• Asics

B u GT-2140 $100 If runners vote with their feet, then the most often re-elected shoe is Asics’ GT-2000 series, which has now reached the level of the 2140. Without getting into politics, Asics has maintained its top-dog status by keeping it simple; a simplicity they’ve brought to a new level by modifying the 2130 with greater midsole resiliency and midfoot support and structure. For noticeable comfort, the 2140’s sockliner is made of memory foam and the upper is an all-new design, but with the same specs as prior models of this wellcushioned, supportive yet straightforward and faithful high-mileage and lightweight shoe. The 2140 felt snug for one of our testers with a highvolume foot, but he said he soon broke them in and appreciated the uniform comfort, arch support, solid-feeling heel and gel cushioning, which was “noticeable and welcome.”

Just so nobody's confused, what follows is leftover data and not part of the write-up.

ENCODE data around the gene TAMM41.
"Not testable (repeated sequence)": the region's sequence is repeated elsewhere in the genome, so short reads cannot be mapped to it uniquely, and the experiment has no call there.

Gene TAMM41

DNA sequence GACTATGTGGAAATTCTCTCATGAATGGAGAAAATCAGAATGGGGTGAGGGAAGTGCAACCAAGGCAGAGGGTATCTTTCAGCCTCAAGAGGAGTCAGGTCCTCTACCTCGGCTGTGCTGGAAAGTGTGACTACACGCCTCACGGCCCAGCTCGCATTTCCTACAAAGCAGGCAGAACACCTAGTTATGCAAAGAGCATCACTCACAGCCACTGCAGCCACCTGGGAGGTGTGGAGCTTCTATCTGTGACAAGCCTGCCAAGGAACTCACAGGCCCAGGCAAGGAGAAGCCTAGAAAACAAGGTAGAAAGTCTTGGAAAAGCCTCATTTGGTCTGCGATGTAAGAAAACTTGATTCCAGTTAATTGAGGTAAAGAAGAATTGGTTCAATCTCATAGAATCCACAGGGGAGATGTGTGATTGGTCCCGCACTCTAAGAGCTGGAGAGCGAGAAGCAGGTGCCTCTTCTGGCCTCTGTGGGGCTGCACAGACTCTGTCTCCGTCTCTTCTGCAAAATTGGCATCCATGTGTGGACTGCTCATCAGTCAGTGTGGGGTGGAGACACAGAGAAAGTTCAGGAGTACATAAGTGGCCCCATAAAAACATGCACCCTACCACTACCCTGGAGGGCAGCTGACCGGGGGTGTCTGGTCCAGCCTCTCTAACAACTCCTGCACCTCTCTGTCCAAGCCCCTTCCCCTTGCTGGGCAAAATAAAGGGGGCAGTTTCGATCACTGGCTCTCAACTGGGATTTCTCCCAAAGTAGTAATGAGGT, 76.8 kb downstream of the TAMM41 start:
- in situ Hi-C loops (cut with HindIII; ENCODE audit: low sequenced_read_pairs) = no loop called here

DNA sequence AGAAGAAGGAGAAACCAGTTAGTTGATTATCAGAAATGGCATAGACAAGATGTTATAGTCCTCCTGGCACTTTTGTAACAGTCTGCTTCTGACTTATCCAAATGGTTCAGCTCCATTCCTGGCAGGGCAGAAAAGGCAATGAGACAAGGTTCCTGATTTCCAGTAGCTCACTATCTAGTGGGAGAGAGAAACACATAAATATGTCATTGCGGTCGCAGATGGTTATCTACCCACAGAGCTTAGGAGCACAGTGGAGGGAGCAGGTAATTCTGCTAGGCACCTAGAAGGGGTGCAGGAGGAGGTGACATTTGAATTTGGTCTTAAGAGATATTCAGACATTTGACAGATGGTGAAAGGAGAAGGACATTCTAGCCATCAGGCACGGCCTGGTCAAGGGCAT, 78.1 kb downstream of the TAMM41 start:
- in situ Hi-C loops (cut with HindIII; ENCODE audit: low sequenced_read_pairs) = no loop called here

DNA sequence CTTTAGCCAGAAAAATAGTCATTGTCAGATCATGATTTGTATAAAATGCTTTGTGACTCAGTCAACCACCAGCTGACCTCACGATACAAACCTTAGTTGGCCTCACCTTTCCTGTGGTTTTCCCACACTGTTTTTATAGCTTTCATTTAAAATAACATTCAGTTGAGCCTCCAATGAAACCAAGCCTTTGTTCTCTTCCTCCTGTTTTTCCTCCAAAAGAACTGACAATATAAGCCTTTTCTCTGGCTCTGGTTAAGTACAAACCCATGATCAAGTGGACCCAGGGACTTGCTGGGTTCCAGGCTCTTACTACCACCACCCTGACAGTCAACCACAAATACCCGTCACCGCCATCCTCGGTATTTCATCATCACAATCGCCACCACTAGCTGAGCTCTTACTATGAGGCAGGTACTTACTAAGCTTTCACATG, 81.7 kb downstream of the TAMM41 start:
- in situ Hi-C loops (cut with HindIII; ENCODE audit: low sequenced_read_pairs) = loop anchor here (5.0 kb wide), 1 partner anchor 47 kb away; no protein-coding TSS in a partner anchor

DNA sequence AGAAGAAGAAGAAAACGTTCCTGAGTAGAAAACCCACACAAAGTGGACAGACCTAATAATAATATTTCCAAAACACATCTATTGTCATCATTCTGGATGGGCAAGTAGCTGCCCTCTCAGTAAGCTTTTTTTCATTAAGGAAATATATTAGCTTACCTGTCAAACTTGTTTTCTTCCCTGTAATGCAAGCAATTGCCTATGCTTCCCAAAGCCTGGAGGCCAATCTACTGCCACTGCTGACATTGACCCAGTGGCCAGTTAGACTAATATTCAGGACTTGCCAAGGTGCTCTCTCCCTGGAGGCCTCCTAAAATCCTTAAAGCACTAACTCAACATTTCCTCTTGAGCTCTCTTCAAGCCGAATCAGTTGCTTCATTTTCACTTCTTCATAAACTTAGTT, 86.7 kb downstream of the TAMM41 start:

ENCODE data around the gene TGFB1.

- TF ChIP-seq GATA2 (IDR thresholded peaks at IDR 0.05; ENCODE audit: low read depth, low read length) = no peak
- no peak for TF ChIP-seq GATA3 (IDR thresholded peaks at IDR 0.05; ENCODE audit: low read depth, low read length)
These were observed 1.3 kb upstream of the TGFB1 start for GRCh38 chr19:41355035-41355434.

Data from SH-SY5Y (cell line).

• Brooks

D u Glycerin 7 $125 A favorite among testers, this was a lucky seven for the Glycerin and all of its luxurious comfort. Brooks was very generous when it came to the Glycerin’s midsole, giving the shoe a double helping of its environmentally-friendly BioMoGo with rear and forefoot shock-absorbing viscous fluid units, a rearfoot compound for energy dampening on heel impact, and a plastic shank for midfoot torsion. The fit of the mesh uppers, along with the moisture-management liners and Othrolite sockliner, combined to give our test team the impression that the shoes were trusted friends, even fresh out of the box. Said one tester, “The Glycerin is a dependable workhorse of a shoe.”